If you are successfully growing your business, there is one thing you will quickly find out: most of what you are doing has nothing to do with what your business does. This is a frustrating realization for many virgin startup owners. You signed up to take your vision and execute the hell out of it. You psyched yourself up to put everything on the line to fulfill the idea you had in your head. And you read all of these books, and they taught you to how to create a Lean Startup or create a Business Model Canvas.
What no one told you when you first started?
How to handle the logistics.
There are a ton of things to think about when starting your company: how should you manage documents? what is the most affordable way to keep track of contacts? which bank do you use? how do you handle expenses?
I don’t profess to have the right answer for all of these questions, but I can tell you what I have learned in hopes that you make fewer mistakes.
When you first start your company, it is easy to take out your personal credit card and just begin swiping to pay for things. RESIST THAT URGE. From the beginning, you want to separate your personal and company expenses. This doesn’t mean that you won’t have to lend the company money. But keeping that barrier makes it easier to do taxes and ensures you have limited liability (in the case of LLCs and Corporations).
So how do you do so in the first few days as a startup? Your startup has no money. Well you want to do 3 things: (1) setup a bank account (2) find a credit card to apply for and (3) agree on an amount with your founders to fund the company. (Each of these things are addressed in future blog posts) Part number three is most important. Otherwise, what happens is eventual arguments over how much each person is spending on company items. So it makes sense to determine how you will fund the company ahead of time. Then, at the determined time, make those payments.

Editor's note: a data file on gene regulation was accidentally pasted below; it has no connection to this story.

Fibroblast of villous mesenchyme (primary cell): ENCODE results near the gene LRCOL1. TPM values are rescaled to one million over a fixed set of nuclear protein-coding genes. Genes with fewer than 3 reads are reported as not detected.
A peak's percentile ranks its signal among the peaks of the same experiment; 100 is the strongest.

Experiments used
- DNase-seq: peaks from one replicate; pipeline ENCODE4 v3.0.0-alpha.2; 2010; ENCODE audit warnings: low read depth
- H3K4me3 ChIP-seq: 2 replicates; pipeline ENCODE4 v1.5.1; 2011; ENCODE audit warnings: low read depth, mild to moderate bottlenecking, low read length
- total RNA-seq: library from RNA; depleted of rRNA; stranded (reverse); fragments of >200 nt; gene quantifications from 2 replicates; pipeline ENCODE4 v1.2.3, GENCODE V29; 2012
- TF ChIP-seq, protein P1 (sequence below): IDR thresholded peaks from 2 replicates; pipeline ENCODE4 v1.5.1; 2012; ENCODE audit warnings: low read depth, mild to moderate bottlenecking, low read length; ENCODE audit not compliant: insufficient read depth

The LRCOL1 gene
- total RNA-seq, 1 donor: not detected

Deciding on a Bank
My company has been around for less than two years, and we have already used 4 different banks. This is to show that either I am really experienced, or just terrible at picking. At any rate, I’ve been able to learn some things along the way:
* Startup Banks – There are a few banks that pledge to be great for startups. These include Square 1 Bank, and Silicon Valley Bank. Both are very popular, and SVB has a cache among many investors that may be worth choosing them for. As a bootstrapped startup, you are looking for some key attributes: (1) you need to easily deposit checks, (2) you want to easy access to your account wherever you are, and (3) you don’t want to pay any fees. The great thing is that both banks offer #1 and #3. So you may find that they are great for you to begin with. However, don’t expect them to be able to support you in the one thing you need most – money. They know that most startups fail as well, and as a result, are unlikely to lend any funds or allow contacts into their network. So as you choose a bank, think about whether #1 and #3 matter more than #2. If the answer is no, try a more traditional bank
* Traditional Banks – Traditional banks (Bank of America, Chase, and PNC Bank) may not seem like a good place to begin. But you may be surprised. Many of the banks offer services for those trying to startup. PNC Bank, for example, allows you a free account for your first year. Bank of America has a free account as long as you make minimum deposits. And both accounts have really easy to use mobile apps, so that you can do the banking you need from anywhere you are. You can even talk to them about payroll, wire transfers, and even taking payments online.
* My pick: For my company, it was much easier to use the traditional banks. While I applaud some of the efforts of the startup banks, the few things they did offer for startups of my size weren’t worth the lack of features I had with more traditional banks. PNC was great for me to start with because I had a free account for a year. As we grew however (and moved), we quickly recognized new services we would need. So we switched to Bank of America, which is available in our new location, and has a very user-friendly way to cash checks through mobile (up to $25,000) and send and receive wires easily.
(Part 2: Credit Cards)